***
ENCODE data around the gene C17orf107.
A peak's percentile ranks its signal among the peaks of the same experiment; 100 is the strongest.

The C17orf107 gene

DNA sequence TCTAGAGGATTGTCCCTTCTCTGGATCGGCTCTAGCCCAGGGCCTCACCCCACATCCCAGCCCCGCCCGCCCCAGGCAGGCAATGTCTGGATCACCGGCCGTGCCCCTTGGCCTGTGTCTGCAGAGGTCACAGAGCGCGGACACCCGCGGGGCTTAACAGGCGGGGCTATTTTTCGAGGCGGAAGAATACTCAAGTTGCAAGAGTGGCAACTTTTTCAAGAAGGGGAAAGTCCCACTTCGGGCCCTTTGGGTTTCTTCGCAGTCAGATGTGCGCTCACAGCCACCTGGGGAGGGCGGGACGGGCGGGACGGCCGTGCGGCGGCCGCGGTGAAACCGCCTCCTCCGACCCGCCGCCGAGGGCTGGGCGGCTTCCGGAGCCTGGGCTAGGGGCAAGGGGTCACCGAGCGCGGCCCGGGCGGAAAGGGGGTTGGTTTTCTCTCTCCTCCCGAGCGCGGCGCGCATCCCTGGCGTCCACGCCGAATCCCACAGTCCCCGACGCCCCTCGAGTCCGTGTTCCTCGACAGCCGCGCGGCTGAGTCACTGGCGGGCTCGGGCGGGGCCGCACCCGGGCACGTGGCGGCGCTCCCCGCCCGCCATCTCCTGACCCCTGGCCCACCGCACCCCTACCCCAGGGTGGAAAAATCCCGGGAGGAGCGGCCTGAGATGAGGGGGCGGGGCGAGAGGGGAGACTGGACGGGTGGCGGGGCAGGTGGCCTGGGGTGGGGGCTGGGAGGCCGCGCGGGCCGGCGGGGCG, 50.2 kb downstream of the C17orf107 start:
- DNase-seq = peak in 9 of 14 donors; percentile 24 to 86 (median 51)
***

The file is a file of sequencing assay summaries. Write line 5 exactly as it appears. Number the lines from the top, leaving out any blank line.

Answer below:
- DNase-seq = peak in 9 of 14 donors; percentile 24 to 86 (median 51)